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Weeding Fact from Fiction on the Marijuana Issue

Despite almost overwhelming scientific evidence that disproves the untruths about marijuana, many people believe that which is not factual. To clarify this situation, let’s discuss what is truly fact and fiction about marijuana:

Fiction: Research has failed to demonstrate that marijuana has any therapeutic value.
Fact: In 1999, a paper presented by the National Academy of Sciences’ Institute of Medicine reported that marijuana had demonstrated therapeutic value in relieving pain, nausea, loss of appetite and anxiety in patients with certain serious medical conditions.

Fiction: Damage caused by marijuana smoking far outweighs any potential benefits to health.
Fact: All smoking causes damage to lungs and respiratory systems, but marijuana can be administered in food, beverages or through a vaporizer. It doesn’t have to be smoked to be effective. A 2006 study by leading pulmonary specialist Donald Taskin, MD, reported that there was no evidence that even heavy marijuana smoking leads to lung cancer.

Fiction: Legalizing marijuana, even if only for medical purposes, will lead more young people to smoke marijuana.
Fact: Not one of the 10 United States that has de-criminalized marijuana report non-medical marijuana usage rise at all. In fact, recreational marijuana usage appears to decline when marijuana is legalized.

Fiction: Marijuana users “progress” to using harder drugs such as cocaine and heroin, and legalizing marijuana will inevitably lead to increased hard drug usage.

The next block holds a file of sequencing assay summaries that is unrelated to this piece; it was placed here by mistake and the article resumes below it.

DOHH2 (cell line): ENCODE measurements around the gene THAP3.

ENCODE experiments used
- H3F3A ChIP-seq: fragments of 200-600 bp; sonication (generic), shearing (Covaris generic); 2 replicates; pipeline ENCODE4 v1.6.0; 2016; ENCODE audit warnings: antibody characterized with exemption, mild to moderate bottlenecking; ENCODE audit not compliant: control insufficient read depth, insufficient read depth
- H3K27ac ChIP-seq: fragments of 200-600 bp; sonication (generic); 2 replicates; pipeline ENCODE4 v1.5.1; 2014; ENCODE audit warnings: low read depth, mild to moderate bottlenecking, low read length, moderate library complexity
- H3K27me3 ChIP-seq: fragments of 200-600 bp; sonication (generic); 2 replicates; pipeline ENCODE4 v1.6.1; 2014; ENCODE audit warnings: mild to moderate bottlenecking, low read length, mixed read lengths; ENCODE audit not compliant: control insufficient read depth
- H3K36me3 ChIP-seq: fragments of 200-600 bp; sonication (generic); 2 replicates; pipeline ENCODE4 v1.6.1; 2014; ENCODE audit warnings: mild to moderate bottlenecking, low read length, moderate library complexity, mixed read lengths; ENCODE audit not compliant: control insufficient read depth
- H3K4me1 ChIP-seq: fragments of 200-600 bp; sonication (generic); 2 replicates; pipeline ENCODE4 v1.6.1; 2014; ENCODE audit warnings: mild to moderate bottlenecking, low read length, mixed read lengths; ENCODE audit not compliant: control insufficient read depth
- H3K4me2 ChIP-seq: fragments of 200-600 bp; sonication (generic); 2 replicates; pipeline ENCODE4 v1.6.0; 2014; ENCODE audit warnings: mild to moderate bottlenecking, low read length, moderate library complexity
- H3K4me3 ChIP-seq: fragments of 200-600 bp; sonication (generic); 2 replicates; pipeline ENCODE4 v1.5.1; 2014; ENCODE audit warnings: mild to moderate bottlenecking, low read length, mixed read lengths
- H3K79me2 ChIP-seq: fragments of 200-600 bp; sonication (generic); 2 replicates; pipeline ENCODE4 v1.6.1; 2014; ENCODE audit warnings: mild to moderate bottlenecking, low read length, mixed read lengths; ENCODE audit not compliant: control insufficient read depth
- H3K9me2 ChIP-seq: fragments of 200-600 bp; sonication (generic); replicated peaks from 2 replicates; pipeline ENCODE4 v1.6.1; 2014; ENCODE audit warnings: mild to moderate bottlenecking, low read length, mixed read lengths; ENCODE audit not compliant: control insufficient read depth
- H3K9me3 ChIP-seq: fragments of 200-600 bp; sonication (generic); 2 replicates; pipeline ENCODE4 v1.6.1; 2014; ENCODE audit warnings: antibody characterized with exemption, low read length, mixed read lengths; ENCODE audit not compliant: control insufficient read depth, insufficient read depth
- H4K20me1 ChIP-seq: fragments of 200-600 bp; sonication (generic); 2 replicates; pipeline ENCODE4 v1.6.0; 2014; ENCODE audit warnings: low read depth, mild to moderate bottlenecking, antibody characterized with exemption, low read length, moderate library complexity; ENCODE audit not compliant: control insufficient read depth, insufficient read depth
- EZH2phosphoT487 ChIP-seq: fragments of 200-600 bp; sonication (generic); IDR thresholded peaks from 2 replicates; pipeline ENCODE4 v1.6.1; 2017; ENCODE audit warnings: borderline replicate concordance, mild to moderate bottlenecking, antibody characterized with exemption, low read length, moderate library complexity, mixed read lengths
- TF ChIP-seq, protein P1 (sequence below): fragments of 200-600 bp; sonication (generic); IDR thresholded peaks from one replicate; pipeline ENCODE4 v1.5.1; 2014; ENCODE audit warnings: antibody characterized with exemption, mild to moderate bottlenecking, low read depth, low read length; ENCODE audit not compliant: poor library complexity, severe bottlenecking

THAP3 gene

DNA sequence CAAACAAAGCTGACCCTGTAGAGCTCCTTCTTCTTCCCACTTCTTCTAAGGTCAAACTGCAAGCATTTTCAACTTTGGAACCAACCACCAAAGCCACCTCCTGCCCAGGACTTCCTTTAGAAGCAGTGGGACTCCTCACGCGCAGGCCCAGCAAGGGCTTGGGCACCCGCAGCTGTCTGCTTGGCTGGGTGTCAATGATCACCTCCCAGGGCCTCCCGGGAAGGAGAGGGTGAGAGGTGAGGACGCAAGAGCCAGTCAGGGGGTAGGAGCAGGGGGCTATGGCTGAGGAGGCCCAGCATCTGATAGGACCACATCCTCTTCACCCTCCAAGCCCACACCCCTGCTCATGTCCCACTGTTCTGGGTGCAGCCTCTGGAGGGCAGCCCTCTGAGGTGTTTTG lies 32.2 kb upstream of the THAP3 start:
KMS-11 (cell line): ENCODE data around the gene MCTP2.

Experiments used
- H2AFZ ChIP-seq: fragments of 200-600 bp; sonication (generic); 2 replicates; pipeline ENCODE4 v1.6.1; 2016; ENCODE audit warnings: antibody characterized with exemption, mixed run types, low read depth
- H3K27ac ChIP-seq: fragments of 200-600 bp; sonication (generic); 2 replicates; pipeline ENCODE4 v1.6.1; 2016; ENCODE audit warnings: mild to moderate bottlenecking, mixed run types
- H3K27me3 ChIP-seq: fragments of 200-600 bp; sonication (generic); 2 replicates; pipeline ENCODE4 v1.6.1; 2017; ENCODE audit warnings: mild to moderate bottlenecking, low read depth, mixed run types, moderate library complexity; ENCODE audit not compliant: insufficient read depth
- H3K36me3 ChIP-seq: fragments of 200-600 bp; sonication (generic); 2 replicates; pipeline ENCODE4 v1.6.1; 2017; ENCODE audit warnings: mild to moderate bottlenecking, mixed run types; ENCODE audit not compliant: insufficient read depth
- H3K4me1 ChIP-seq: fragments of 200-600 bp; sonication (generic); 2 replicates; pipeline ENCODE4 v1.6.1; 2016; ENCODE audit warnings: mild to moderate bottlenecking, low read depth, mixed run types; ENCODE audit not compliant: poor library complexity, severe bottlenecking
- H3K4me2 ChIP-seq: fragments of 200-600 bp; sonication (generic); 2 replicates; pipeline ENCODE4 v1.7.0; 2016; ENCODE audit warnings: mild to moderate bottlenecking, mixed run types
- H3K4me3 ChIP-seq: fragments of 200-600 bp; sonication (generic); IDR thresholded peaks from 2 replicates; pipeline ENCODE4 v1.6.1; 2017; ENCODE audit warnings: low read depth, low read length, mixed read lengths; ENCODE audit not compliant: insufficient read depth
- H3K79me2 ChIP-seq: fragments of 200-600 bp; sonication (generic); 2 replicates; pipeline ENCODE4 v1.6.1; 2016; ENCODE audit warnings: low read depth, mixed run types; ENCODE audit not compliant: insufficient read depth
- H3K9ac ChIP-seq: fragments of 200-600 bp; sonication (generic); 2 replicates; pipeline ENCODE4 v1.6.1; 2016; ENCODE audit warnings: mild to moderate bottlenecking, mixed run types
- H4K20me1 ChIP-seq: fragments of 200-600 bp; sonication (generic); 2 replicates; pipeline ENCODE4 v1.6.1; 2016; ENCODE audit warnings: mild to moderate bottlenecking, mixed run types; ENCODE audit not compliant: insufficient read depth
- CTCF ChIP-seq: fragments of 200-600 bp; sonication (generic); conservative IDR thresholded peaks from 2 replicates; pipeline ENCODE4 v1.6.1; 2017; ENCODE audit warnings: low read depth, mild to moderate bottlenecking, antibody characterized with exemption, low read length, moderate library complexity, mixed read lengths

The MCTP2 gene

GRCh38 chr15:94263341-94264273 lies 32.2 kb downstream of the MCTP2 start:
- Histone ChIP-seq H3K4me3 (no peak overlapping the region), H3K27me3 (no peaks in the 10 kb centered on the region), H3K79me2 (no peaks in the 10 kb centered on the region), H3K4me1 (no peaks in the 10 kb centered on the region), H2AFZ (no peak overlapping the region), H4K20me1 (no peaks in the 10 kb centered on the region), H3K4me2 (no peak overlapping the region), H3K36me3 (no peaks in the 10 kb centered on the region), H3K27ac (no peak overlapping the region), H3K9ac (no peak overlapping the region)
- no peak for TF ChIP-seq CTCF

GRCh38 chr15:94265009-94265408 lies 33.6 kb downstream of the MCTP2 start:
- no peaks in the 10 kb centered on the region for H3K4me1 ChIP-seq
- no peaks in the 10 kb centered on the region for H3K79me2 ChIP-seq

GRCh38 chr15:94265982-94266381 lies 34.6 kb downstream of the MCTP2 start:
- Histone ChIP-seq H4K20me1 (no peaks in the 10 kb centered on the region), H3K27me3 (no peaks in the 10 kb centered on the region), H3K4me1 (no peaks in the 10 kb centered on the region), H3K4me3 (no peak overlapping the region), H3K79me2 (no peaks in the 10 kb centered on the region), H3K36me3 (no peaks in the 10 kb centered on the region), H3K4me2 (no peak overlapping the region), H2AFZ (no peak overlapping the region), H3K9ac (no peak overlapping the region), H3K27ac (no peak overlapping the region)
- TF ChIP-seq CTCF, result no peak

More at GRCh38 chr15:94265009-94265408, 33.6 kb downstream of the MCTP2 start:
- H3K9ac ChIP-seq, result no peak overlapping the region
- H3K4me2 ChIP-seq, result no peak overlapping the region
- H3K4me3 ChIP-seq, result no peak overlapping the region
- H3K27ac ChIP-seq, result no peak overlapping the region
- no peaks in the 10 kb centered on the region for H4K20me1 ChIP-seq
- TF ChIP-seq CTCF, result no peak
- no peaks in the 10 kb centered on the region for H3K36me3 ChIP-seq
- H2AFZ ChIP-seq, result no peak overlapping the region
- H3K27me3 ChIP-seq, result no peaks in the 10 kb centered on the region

Fact: There is no scientific evidence that those who use marijuana recreationally, “graduate” to harder drugs.

Fiction: Publicly acknowledging support for legalizing marijuana for medical purposes is too risky for politicians who want to stay in office.
Fact: Public opinion polls clearly show increasing support for medical marijuana usage regardless of political affiliation or demographic identity. A 2005 poll conducted by Gallup reported that 78% of those polled supported “making marijuana legally available for doctors to prescribe in order to reduce pain and suffering.” Furthermore, a poll conducted by the American Association of Retired Persons (AARP) found that 72% of respondents support the use of medical marijuana.

Given these facts, it’s clearly time for federal and state legislators to move forward swiftly to legalize marijuana for medical use.

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